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Ethiopia reportedly considering withdrawing from MoU with Somaliland

NY (SD) -Ethiopia is reportedly considering withdrawing its plans to recognize the breakaway government of Somaliland, due to international concerns over exacerbating regional tensions, as reported by sources familiar with the matter who spoke to Bloomberg News.

Landlocked Ethiopia, reached a landmark agreement with Somaliland in January, in exchange for 50 years of access to the Red Sea, marking the first-ever recognition of Somaliland’s self-declared independence.

The agreement has sparked support and opposition from neighboring countries, with Somalia stating it will defend its territorial integrity, with Egypt and other countries urging caution.

Ethiopian Prime Minister Abiy Ahmed and Kenya’s President William Ruto held talks in Nairobi last weekend, addressing the issue. Abiy indicated his commitment to withdraw the agreement’s key provisions to ease tensions with Somalia.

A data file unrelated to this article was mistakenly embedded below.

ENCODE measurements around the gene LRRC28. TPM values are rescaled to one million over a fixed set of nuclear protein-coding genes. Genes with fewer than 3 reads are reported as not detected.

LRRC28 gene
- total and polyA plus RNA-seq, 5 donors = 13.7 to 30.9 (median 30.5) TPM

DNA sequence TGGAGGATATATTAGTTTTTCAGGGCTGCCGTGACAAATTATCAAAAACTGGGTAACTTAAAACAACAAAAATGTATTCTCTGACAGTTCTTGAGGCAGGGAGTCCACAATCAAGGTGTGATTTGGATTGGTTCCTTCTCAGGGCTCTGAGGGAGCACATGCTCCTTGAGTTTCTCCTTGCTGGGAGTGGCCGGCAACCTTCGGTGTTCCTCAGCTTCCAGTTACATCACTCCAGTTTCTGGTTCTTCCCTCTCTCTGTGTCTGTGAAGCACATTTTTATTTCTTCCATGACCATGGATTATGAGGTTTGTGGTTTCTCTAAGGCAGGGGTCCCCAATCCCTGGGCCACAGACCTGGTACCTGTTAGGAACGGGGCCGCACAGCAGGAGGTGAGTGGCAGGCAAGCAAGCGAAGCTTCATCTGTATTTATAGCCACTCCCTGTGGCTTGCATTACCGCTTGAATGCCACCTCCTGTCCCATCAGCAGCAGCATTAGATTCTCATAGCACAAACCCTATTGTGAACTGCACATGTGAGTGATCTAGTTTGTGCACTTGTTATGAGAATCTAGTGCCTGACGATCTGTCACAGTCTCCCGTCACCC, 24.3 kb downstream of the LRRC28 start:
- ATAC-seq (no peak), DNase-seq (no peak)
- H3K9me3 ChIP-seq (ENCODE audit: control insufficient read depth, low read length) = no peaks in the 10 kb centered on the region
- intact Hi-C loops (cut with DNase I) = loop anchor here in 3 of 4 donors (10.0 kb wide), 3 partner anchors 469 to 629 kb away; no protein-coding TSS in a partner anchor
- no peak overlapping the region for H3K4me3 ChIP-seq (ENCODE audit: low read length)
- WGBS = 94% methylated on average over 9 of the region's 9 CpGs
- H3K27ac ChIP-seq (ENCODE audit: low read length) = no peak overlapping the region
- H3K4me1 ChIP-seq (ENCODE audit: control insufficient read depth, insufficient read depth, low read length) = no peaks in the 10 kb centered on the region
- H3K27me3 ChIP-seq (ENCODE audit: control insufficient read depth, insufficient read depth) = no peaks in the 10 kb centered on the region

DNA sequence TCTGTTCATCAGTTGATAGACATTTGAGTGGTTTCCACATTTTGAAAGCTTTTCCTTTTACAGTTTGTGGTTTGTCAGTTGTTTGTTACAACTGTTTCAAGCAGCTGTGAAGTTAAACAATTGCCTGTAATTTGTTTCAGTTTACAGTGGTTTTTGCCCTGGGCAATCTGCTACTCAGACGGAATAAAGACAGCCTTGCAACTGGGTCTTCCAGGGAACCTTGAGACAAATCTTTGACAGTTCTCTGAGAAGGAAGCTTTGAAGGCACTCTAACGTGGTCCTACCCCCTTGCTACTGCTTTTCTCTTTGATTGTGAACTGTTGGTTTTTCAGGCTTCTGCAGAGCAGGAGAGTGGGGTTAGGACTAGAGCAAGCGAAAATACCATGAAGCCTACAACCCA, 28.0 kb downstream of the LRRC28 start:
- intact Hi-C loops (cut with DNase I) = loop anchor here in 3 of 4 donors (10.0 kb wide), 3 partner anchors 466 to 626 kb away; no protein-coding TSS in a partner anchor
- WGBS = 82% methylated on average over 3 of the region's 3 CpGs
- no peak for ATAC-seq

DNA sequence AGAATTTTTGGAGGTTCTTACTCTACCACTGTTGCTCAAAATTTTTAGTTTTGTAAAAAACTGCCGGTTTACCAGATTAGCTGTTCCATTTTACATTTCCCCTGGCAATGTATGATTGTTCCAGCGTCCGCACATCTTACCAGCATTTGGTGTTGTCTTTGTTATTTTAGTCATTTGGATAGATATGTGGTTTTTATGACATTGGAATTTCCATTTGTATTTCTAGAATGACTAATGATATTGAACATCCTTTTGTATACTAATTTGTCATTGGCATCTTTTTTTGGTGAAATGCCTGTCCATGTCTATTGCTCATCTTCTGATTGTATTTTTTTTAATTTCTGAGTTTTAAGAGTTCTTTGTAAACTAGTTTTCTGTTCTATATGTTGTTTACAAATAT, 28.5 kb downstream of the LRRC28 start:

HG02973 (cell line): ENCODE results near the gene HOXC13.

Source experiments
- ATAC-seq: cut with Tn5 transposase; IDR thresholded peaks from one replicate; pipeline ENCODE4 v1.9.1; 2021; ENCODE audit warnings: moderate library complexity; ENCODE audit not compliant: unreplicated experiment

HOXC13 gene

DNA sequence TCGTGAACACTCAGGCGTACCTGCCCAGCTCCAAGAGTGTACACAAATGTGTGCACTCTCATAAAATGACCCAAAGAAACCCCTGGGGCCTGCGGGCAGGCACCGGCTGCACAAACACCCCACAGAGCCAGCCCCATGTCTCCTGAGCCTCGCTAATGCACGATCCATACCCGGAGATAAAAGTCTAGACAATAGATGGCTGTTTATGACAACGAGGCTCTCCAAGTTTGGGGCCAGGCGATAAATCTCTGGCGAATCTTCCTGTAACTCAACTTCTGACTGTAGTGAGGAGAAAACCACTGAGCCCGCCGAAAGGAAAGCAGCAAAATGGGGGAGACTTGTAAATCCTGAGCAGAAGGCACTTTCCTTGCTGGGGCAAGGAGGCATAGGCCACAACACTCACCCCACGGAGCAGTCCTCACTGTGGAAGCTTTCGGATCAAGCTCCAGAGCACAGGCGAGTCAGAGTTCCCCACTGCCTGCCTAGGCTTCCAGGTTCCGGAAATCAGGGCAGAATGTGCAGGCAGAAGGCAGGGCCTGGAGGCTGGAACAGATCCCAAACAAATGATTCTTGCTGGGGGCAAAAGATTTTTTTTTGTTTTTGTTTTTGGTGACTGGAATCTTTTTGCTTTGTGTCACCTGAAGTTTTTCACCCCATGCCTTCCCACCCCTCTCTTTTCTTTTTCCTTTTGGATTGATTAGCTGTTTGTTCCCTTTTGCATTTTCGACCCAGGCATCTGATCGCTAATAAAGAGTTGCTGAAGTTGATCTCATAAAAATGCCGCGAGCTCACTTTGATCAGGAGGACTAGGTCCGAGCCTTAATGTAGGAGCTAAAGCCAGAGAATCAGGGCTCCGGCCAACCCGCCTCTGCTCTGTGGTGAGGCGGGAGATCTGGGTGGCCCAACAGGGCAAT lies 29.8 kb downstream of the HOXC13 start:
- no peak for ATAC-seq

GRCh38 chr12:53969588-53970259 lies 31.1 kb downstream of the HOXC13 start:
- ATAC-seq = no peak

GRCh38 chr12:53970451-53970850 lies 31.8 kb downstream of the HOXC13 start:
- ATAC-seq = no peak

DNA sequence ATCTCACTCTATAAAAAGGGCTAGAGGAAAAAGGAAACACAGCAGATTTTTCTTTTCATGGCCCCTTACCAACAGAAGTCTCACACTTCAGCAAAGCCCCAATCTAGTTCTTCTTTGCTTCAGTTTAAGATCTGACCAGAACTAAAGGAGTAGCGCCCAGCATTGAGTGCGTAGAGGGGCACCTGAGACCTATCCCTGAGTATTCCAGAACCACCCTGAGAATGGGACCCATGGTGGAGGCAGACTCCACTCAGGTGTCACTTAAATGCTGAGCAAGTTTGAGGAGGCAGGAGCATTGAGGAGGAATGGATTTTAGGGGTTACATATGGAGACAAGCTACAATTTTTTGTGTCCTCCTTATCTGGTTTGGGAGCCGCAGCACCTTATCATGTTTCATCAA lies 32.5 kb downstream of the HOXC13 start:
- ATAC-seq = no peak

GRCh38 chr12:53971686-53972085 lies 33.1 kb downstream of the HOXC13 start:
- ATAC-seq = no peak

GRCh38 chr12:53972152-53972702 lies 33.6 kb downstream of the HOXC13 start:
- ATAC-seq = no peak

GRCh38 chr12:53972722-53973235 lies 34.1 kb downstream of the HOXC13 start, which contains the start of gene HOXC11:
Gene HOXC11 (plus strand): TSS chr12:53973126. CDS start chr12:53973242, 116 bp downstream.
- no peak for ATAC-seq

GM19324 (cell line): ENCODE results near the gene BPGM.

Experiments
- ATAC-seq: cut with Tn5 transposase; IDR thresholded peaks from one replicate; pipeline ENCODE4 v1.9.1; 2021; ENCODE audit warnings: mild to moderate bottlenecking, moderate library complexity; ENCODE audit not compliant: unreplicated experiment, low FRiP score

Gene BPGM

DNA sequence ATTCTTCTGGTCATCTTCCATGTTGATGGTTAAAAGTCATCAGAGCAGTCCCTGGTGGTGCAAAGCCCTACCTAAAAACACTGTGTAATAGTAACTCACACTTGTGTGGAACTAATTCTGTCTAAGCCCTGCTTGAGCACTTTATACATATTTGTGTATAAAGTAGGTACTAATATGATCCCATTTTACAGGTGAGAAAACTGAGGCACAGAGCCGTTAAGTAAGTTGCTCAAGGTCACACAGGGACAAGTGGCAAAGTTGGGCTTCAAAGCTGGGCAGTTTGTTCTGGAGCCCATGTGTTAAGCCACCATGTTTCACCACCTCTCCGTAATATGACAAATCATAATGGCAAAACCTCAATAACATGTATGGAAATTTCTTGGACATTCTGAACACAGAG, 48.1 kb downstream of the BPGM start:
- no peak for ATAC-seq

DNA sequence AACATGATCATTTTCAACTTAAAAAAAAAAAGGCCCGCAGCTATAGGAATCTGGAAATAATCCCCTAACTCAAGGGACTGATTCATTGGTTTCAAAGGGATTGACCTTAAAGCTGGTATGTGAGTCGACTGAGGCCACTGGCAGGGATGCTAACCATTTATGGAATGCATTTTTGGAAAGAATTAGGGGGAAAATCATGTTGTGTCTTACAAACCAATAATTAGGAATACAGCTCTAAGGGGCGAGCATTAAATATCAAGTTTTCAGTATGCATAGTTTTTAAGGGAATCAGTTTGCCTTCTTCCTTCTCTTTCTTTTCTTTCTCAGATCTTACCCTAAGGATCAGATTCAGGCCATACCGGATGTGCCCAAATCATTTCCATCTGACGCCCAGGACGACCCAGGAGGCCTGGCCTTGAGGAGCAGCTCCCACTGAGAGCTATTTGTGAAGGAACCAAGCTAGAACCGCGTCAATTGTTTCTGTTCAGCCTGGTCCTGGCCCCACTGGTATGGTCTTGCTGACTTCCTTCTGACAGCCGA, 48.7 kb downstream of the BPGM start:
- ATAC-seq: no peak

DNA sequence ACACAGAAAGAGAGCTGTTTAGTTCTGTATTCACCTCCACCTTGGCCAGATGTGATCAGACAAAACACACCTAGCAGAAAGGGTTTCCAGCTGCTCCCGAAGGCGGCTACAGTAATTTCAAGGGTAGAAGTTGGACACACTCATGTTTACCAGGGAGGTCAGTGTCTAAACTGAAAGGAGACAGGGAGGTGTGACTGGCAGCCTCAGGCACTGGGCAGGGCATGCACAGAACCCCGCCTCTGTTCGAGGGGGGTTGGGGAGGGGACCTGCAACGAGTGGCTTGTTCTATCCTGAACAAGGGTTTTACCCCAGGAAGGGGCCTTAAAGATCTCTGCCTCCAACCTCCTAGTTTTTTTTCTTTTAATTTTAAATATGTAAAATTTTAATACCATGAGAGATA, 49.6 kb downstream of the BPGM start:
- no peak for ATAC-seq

Ethiopian officials suggested that Somaliland’s recognition might be waived.

Ruto also discussed the matter during a meeting with Somalia’s President Hassan Sheikh, who visited Kenya.

Ruto said in an interview with Bloomberg in January that his administration is trying to persuade Ethiopia to consider other options beyond its bid for a port, although it was not clear what those options are.

Ethiopia has not officially rescinded its agreement with Somaliland, with Abiy still intent on achieving his goal of gaining a foothold in the Red Sea as described by his aides.

Somaliland broke away from Somalia in 1991 following a civil war, subsequently pursuing international recognition. The agreement with Ethiopia is seen as a significant step in that direction.

Neighboring countries and some of Ethiopia’s largest aid donors have expressed concern that the agreement – which Somalia considers a violation of its sovereignty – could ignite conflict in a region that has long struggled with instability.

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